Maryland has become the first state in the nation to join an “interstate compact” that would, in theory, guarantee an Electoral College majority to the winner of the national popular vote. The compact takes effect if, and only if, 270 electoral votes’ worth of states sign up. If and when that happens, all of the “compact” states agree to pledge their electors to the nationwide winner, regardless of the states’ own tallies.
Having read up on the “interstate compact” plan for my Electoral College paper, let me just say, this is an unbelievably bad idea. Even if you support getting rid of the Electoral College and replacing it with a popular-vote system, this plan is a woefully inadequate and downright dangerous means of doing that. It will almost certainly lead to a major constitutional crisis in the event of a very close election.
If you want a direct popular election, you have to eliminate the Electoral College, not just circumvent it. More importantly, you have to eliminate it and replace it with something, namely an altogether new and unprecedented numerical organism called the “national popular vote.” Presently, there is no official accounting of the national popular vote — it is little more than an invention of the news media, and Dave Leip — and incredibly, the “interstate compact” plan doesn’t even attempt to remedy this glaring problem. Instead, it leaves the tallying up of the nationwide numbers to the individual states, meaning that if (or rather, when) a close national election leads to disputed tallies in multiple states, each “compact” state would have the responsibility of deciding which numbers from the disputed states to add into the tally. You could (or rather, would) have different states awarding their electors on the basis of different accountings of the national popular vote.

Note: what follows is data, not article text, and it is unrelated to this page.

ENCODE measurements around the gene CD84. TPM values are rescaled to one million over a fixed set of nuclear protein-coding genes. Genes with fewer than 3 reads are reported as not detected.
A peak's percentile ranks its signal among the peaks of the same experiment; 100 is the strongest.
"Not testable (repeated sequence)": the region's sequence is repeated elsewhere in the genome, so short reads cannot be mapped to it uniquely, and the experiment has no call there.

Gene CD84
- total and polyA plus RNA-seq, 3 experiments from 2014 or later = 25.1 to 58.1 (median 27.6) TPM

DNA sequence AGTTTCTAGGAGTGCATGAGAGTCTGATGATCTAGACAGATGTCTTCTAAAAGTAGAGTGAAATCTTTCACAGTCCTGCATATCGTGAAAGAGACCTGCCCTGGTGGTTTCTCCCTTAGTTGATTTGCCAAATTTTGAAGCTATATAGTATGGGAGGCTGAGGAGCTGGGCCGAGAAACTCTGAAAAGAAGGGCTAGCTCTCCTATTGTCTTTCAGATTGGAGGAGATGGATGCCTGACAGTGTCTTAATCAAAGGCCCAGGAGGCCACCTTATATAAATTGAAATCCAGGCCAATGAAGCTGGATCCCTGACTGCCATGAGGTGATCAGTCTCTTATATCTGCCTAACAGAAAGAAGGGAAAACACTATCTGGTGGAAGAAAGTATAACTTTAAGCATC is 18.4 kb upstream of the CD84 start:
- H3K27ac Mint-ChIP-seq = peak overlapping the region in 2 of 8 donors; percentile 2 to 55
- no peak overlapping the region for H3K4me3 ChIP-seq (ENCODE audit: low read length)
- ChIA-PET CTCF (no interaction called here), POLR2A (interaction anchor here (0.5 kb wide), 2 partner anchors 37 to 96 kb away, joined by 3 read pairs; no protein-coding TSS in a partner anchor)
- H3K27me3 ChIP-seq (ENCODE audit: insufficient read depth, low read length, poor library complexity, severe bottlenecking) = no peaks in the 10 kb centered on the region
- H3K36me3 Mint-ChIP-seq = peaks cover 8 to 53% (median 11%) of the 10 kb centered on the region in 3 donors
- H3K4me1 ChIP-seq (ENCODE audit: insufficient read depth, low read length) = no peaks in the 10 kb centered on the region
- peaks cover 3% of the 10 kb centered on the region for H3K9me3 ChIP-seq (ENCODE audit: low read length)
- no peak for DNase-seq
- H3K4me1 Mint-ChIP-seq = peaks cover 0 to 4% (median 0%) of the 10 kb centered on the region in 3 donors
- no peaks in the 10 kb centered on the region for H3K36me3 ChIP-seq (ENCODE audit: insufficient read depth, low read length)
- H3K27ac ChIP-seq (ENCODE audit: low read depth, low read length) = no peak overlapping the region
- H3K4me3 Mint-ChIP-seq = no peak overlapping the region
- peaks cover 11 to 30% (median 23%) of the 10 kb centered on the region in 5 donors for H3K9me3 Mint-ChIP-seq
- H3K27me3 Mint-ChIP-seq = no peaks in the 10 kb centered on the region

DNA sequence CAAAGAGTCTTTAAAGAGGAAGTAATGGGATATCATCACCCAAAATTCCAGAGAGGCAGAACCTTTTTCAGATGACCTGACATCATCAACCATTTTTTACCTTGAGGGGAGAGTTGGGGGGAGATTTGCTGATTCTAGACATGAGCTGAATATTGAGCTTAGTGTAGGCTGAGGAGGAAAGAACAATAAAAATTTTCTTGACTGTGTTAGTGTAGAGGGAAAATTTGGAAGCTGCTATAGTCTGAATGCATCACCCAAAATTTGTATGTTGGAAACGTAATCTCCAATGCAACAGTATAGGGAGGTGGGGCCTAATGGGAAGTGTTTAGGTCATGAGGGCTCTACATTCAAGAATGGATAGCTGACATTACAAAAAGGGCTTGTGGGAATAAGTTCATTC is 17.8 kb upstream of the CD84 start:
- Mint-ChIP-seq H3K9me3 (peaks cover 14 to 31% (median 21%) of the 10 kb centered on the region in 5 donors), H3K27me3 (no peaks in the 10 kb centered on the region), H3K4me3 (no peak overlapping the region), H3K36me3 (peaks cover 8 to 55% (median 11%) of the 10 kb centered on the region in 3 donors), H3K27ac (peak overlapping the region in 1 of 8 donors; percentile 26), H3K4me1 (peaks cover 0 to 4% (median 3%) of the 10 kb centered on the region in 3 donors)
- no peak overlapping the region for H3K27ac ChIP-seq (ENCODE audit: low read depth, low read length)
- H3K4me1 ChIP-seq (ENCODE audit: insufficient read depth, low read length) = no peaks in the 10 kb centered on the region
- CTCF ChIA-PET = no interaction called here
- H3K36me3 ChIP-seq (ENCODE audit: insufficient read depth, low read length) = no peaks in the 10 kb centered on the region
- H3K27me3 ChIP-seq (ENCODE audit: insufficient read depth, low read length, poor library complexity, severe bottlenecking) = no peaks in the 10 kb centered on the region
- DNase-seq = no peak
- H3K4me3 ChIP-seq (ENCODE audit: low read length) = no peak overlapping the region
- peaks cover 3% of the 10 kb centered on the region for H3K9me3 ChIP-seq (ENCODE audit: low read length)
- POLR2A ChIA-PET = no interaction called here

There is also no provision for a nationwide recount, even if the vote tally is Florida-close (a margin of less than 0.01%). And while the “compact” states might adopt laws agreeing to recount their own tallies when the national race is close, certainly the non-compact states won’t, so there is no possibility of an adequate recount in a race so close that it clearly requires one. The idiots at NationalPopularVote.com think this won’t be an issue unless there’s an election decided by “a few hundred or a few thousand votes out of 122,000,000“; apparently they don’t understand elementary math. You have to look at the percentages, not the raw totals. Any nationwide margin less than a couple hundred thousand votes (~0.2%) borders on a statistical tie, and if it’s less than 10,000 votes, it would be closer, in percentage terms, than Florida’s 537-vote margin in 2000. In either case, a national recount would indisputably be necessary. But under this system, it would not happen. (Just for perspective’s sake, many states require a recount in any statewide election where the margin is less than half a percent — 0.5%. The national popular vote tallies in 1880 and 1960 easily met that criteria, and 2000 was damn close to it.)
In addition, there’s a serious argument that the plan is unconstitutional on its face. My classmate Derek Muller wrote an excellent paper on this topic, which he recently uploaded to SSRN (though I can’t get it to download at the moment).
There are about a hundred other glaring, overwhelming, legitimacy-destroying, constitutional-crisis-creating problems with the “interstate compact” plan, but I don’t have the time or energy to go into them here at the moment. Of course, many more of them will be in my paper, which is still a work in progress. Hopefully I’ll be able to share it with y’all here, in some form, eventually. For now, let us all — Electoral College defenders and critics alike — please take a moment to shake our fists at Maryland, which has just agreed to a truly awful piece of legislation.